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Researchers discover possible new mechanism for high blood pressure

St. Louis, Feb. 15, 2003 -- Genetic differences that prevent tiny blood vessels from relaxing may be one reason why some people have high blood pressure, or hypertension, according to research led by scientists at Washington University School of Medicine in St. Louis. The findings are published in the February issue of the Journal of Clinical Investigation.

"These findings provide new insights into the cause of hypertension and how normal blood pressure is regulated," says lead investigator Kendall J. Blumer, Ph.D., professor of cell biology and physiology. "This may lead to a way of determining the underlying cause of a person's hypertension and the most effective treatment for that individual."

Blood pressure is the force exerted by the blood against artery walls. Nearly one in four adults in the United States are estimated to have above-normal blood pressure. The condition is most common in African Americans and the elderly. Uncontrolled high blood pressure greatly increases risk for stroke, atherosclerosis, heart attack and kidney failure, and it can aggravate symptoms of diabetes.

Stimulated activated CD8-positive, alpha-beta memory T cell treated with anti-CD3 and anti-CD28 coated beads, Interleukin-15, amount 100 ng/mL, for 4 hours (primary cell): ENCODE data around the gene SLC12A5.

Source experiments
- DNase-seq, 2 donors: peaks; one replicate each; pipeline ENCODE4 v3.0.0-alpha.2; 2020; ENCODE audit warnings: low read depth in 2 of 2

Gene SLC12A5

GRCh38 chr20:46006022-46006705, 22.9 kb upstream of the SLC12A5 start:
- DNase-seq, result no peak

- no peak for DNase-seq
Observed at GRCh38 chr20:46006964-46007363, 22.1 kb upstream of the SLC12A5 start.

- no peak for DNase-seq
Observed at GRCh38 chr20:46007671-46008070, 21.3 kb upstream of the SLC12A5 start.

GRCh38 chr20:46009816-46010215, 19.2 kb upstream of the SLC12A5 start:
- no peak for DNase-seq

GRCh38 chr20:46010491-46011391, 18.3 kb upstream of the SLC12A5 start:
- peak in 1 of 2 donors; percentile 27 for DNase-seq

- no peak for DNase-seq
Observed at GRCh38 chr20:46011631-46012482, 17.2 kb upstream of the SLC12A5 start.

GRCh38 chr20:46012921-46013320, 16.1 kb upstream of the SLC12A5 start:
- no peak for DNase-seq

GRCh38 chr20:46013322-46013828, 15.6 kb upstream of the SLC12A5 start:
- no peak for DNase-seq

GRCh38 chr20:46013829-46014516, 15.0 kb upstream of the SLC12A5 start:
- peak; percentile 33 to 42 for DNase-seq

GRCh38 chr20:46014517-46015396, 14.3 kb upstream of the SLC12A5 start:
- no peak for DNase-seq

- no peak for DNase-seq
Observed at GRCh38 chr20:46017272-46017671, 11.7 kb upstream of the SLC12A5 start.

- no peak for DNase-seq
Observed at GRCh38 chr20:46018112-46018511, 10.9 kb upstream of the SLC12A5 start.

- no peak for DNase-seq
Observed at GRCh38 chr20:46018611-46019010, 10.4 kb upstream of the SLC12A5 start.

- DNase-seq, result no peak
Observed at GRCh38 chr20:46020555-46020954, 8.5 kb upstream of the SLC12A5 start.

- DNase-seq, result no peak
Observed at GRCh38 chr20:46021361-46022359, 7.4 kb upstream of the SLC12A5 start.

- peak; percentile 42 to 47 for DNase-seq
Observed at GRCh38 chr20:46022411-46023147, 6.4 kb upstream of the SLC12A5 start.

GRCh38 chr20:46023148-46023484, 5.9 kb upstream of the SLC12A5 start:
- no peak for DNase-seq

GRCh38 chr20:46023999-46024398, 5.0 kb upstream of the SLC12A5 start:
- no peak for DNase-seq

Several classes of drugs are available to treat high blood pressure, but there is no way to determine which drug will best help particular patients because the underlying cause of the disease is unknown in 90 to 95 percent of cases.

Scientists have long known that certain signaling substances hormones and neurotransmitters in the body cause tiny arteries known as arterioles to constrict, causing blood pressure to rise. These substances also help regulate blood pressure by altering electrolyte and fluid levels in the kidneys.

But the precise mechanism through which these signaling substances maintain normal blood pressure even under rapidly changing conditions -- such as quickly standing or suddenly running remains poorly understood. Recent research has suggested that a protein known as regulator of G protein signaling 2 (RGS2) is inv
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Contact: Darrell E. Ward
wardd@msnotes.wustl.edu
314-286-0122
Washington University School of Medicine
15-Feb-2003


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